Allow me to introduce you to two very good friends of mine, Denis and Alf. As yet they have not met each other, but it is high time they did. I am looking forward to meeting up with Denis again soon, when we travel to South Africa for their national Open. You may well be familiar with the wonderful, gravelly tones of Denis Hutchinson; a sound that is born of a lifetime of whisky and cigarettes. Most impressively he gave up the latter in his mid-seventies, some seven years ago, after much nagging from his doctor. He's been the Voice of South African golf for 30 years or more. After 81 years in existence, he still regularly beats his age by six or seven shots, albeit playing off the senior tees, something that does not seem to merit favour here in Hong Kong. Denis has a brilliant short game even now. The trouble is it starts on the tee! But as he often points out, golf is supposed to be fun, and it probably is not if you’re hitting woods into every green.
"Hutchy", as he is universally known, has always been a fierce competitor. He's one of the old school who just loves to play golf, but he still very badly wants to play well, and to win. He has the extremely rare – probably unique? – distinction of having played in a competition fourball with Jack Nicklaus, Arnold Palmer and Gary Player, whilst representing South Africa against the USA in the World Cup, somewhere back in the dark ages. When he and I meet, we always play a game whereby we play level, but if either of us goes two holes down we get shots until we are back level. However, for every hole that you do not win when you are getting a shot you pay a penalty of a pound sterling or ten rand or whatever. It is a very good game for players who are reasonably well matched and invariably goes at least to the 17th hole and normally the 18th. My ambition is always to get Hutchy fired up. If he is cruising I know I am in trouble, but when I play well and push him, it gets his juices flowing and he then either plays brilliantly or starts to lose and then he gets really grumpy. A grumpy Hutch is a great thing to behold, and normally means the trophy we always compete for is mine. (It's actually a One Hundred Dirham note from the United Arab Emirates, where the competition first started ten years ago).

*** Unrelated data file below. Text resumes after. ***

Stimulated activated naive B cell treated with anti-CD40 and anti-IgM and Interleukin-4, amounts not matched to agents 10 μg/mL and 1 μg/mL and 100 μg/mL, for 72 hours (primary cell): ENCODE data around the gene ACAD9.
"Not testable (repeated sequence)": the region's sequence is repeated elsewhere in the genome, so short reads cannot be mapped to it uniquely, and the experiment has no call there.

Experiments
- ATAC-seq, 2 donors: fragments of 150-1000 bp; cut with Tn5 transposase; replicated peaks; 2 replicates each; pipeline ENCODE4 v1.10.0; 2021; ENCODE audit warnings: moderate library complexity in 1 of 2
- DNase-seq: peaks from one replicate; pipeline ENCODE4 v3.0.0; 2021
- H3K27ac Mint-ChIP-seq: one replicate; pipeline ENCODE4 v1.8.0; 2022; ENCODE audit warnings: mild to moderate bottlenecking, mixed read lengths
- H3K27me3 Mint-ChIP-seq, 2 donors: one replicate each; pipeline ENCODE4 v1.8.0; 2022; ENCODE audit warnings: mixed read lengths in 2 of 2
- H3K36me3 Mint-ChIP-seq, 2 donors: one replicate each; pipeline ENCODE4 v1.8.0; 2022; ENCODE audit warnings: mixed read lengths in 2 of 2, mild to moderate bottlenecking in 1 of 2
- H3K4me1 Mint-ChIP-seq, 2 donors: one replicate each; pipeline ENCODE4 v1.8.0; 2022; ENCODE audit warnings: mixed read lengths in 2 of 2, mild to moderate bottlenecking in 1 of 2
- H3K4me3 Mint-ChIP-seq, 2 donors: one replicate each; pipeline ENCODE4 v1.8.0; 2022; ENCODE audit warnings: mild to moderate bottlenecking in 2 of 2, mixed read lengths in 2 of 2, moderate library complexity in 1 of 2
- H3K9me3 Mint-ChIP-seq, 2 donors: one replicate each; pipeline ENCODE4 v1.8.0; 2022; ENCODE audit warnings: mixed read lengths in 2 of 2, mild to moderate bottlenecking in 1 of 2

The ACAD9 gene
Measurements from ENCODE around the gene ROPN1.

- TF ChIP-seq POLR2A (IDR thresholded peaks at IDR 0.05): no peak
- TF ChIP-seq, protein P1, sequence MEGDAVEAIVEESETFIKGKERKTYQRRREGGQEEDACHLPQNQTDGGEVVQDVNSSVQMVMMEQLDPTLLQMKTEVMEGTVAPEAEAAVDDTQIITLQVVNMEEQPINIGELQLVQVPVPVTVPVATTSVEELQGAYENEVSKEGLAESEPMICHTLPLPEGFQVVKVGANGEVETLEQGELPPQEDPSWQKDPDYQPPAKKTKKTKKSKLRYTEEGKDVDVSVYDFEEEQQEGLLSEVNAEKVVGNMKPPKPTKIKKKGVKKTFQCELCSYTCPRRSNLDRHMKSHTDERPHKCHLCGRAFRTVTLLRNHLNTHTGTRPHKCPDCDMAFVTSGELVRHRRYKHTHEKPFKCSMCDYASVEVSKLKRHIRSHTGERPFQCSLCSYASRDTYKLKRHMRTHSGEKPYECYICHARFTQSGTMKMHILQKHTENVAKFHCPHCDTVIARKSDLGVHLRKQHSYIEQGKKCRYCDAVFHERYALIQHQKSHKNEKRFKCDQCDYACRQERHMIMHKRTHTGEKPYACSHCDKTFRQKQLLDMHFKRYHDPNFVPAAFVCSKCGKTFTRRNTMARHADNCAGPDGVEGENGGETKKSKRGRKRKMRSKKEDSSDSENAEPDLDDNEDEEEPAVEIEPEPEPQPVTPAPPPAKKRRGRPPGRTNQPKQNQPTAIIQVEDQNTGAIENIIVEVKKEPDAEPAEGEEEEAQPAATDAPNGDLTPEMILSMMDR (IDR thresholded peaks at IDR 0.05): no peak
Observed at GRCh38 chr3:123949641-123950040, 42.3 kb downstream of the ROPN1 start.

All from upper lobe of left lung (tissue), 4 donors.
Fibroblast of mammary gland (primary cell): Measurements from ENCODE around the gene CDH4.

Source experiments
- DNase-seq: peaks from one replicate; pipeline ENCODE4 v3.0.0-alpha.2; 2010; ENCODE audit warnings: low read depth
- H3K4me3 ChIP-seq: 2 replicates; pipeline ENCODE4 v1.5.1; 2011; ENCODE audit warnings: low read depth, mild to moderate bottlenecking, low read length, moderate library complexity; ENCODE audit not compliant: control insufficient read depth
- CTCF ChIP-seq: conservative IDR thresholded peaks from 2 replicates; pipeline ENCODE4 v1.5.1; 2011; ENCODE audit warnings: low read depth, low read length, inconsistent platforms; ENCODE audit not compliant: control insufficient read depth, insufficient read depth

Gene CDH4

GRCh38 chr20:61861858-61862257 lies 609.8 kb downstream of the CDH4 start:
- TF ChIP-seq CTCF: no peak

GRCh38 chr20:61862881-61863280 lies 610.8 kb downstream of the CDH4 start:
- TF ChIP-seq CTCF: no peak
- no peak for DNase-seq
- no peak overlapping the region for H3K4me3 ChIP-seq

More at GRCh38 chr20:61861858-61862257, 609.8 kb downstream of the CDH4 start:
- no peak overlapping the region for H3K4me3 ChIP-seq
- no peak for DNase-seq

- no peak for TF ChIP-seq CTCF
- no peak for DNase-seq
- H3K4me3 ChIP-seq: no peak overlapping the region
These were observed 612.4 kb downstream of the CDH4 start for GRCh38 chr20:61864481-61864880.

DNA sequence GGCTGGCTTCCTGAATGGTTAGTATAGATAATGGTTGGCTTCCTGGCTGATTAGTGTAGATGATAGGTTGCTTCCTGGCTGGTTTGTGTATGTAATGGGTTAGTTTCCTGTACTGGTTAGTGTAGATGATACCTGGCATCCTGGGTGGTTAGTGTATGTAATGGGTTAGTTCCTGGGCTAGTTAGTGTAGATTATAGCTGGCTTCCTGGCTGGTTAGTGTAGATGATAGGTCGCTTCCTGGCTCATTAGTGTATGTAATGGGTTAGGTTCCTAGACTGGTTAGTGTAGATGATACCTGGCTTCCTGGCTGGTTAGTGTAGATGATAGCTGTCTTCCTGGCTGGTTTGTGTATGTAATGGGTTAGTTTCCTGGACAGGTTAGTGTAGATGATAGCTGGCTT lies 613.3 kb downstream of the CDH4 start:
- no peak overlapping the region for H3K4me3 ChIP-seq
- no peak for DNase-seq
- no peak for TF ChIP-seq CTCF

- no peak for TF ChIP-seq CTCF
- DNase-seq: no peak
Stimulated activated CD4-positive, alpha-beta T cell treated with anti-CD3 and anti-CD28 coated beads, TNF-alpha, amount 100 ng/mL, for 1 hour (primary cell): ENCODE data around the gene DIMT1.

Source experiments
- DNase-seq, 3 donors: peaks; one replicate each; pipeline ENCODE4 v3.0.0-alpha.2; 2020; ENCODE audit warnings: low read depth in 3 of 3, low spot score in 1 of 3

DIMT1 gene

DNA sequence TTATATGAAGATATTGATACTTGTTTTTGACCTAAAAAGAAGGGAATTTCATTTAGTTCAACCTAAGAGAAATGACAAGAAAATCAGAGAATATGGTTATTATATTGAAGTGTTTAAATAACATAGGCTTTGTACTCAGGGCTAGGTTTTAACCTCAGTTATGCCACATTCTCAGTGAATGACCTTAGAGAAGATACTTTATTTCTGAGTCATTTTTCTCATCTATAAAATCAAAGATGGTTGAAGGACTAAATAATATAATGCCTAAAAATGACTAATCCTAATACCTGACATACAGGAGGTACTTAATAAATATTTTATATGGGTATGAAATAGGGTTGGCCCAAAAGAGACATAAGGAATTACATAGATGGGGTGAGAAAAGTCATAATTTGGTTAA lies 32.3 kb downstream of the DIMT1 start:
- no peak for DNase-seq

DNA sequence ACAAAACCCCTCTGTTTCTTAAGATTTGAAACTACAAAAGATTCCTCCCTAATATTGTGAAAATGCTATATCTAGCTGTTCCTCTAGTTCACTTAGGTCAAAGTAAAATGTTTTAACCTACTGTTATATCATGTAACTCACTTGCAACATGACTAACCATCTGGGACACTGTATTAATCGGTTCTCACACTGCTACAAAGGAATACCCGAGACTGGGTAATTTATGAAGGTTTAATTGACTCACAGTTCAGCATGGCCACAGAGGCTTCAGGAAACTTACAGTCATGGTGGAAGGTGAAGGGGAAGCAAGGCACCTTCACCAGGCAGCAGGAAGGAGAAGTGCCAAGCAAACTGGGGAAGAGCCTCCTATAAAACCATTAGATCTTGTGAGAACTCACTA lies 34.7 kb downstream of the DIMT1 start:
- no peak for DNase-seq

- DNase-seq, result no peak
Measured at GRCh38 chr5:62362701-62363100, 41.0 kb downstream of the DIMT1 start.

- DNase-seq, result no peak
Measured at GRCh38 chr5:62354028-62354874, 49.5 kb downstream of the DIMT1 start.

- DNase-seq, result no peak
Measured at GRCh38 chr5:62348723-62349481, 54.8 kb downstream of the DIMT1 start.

But it is his grumpiness that brings me to Alf, or more appropriately ALF, an acronym that Hugh Mantle, an eminent sports psychologist, taught me years ago. (Hugh worked with Colin Montgomerie for many years and became his friend and confidante while Monty was going through marital hell, until being unceremoniously dumped in the way that rich and famous sportsman seem to think is acceptable; but that is another story). It is a very simple mind game to keep you focused on what you are trying to achieve, whilst not getting too technical. The idea is always to play with an objective. Of course you want to play well, and win, but how do you achieve that? Hugh says you should have a clear, and probably limited, thought process for any given day. It may be a swing thought, or a rhythm or target thought. So the "A" stands for "Accept".
As soon as you have hit the ball, it is gone, there is nothing you can do about it. So rather than thrash around with your driver like a demented octopus, blinding and cussing, calmly watch the flight of the ball, acknowledging that its future is now out of your hands, but then move swiftly to the "L" for "Learn". Did you do what you were trying to do, regardless of the direction of the ball? If so, well done, mission accomplished. If not, why not? How can you do better next time? Then forget it and go find your ball. Hugh says most players are incapable of concentrating fully for a round that might (sadly these days) last four or five hours.
So the trick is to relax and switch off in between shots, but then have a mental key that clicks you back into the "F" word, or "Focus", at the right time. For some people this is a 10m circle around the ball, for others it might only be when you start your pre-shot routine. Either way, full concentration on the objectives of the next shot is crucial to success. It may be too late to teach the old dog new tricks, but it's just possible that ALF could help Denis. Maybe I won't introduce them after all …
Click here to see the published article.